Also popular in Japan is horse meat. The most popular way to serve it is raw and sliced thinly, which is called basashi, where it’s dipped in soy sauce and eaten with ginger. For the brave eaters out there, there is also a basashi flavored ice cream, which, unsurprisingly, is limited in popularity.
Here in the U.S., slurping your food, such as a soup, or noodles, is seen as annoying, and you’ll get weird looks. But in Japan, if you slurp, it’s seen as complimentary to the chef, so slurp away if you find yourself enjoying soup in Japan.
Located in Tokyo is the Tsukiji Fish Market, which is the largest wholesale fish and seafood market in the world. There is an “inner” and “outer” market, with the inner market auctioning off seafood wholesale, and the outer market having wholesale and retail shops, selling kitchen tools, supplies, seafood, and sushi.
One of the more dangerous types of seafood served in Japan is blowfish, or fugu. A chef must be properly trained for about 11 years and must eat their own fugu before being certified. If a poisonous part of the fish is ingested, dizziness, nausea, and headache affect the victim, followed by trouble breathing, and finally, death by asphyxiation. There is no antidote, but the victim may be saved by immediately emptying their stomach, fed activated charcoal, and put on life support until the poison wears off.
Japan has the second lowest homicide rate in the world, behind only Iceland. The homicide rate there is .50 per 100,000 people.
Japan has produced 18 Nobel Prize winners, coming from the worlds of chemistry, medicine, and physics.
Anime is huge in Japan, and their animated output, both for films and television, accounts for about 60% of the world’s animation. There are also around 130 schools for anime voice acting in the country.
While slurping your soup is seen as a compliment, blowing your nose in public is frowned upon.
Taking your shoes off in Japan is a widely practiced custom, but may confuse foreign visitors. If when you enter a home, and the floor is raised about six inches, that’s an indication that you should take off your shoes and put on slippers. If the house has a floor that is covered with tatami mat, and raised only one to two inches, that indicates that you should take off your slippers. There are also special toilet slippers that must be used when going to the restroom, then removed when finished.
The concept of losing face, or being embarrassed, is a very important concept in Japan. Someone may lose face if they are insulted, criticized, or otherwise put on the spot, and only through praise and thanks can honor be regained.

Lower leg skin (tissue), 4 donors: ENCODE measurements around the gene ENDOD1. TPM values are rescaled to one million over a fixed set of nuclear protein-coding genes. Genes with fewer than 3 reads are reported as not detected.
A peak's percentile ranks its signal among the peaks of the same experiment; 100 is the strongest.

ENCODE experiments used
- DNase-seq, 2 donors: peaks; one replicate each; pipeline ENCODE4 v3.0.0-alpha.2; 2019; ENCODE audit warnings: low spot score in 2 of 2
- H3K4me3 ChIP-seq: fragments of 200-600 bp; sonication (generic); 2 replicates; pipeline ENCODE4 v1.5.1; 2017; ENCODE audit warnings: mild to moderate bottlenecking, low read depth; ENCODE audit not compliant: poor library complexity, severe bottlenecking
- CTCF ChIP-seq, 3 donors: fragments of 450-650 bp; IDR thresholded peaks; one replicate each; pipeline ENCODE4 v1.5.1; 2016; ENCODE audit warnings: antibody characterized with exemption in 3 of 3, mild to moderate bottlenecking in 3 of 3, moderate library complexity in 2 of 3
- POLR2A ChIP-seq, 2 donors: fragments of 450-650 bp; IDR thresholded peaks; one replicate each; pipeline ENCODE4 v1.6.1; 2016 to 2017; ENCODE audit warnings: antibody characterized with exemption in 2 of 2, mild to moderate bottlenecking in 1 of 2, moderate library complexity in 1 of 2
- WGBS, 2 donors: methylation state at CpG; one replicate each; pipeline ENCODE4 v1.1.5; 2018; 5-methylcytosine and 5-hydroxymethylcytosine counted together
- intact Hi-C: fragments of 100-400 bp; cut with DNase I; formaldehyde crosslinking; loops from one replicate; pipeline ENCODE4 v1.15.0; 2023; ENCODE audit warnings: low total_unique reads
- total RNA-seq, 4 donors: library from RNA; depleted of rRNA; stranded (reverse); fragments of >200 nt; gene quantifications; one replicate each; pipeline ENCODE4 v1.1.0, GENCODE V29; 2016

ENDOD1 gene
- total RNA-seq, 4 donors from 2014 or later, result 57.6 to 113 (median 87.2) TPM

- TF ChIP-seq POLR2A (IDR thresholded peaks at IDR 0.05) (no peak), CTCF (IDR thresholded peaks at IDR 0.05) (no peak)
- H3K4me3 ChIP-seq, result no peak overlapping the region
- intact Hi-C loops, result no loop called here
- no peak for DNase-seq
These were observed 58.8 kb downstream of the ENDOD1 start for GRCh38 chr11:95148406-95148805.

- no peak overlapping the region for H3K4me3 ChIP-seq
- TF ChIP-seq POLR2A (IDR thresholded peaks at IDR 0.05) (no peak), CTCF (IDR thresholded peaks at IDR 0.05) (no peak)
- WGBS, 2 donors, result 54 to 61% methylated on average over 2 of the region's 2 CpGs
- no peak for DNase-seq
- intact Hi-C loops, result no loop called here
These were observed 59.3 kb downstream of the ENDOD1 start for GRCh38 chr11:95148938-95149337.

Non-verbal communication is a big social indicator in Japan, and colors most conversations in both positive and negative ways. The Japanese believe that context affects the tone of a conversation, and they notice any changes in a person’s tone, posture, or facial expression. Because words can have more than one meaning, they look to a person’s physical reactions to find the real meaning of their words, which is why many Japanese speak with a non-expressive look, so that any facial tics or movements don’t send the wrong message. To learn more about non-verbal communication here in the West, this course on how to read body language will show you how to interpret others’ movements.
Containing the highest proportion of elderly people in the world, about 23% of Japanese people are over the age of 65. Older people are revered and honored in Japan, even being the first to be served food and drinks at a meal.
There are many subtleties involved in meeting someone for the first time in Japan. One usually waits to be introduced, as it’s seen as impolite to introduce yourself. For foreigners, it’s acceptable to simply shake hands upon meeting, but the traditional form of greeting is a bow, with how far you bow being relative to the respect shown to the recipient.
As you would expect, table manners are many and stringent in Japan. Always wait to be told where to sit, and remember that the guest of honor, or the eldest guest, is usually seated at the center. Chopstick use is important and comes with its own set of rules. Never point with them, never pierce your food with them, and lay them on the chopstick rest when chewing, making sure not to cross them. Eat a little bit of everything, and make sure to not mix rice with other food, like many Westerners do – try some of the food, then the rice.
Even though it seems like a strict country, Japanese people understand that foreigners may not know about their cultural nuances, and are very understanding of any faux pas that might occur, as long as the offender is respectful. They will also usually feel a bit embarrassed with their English skills.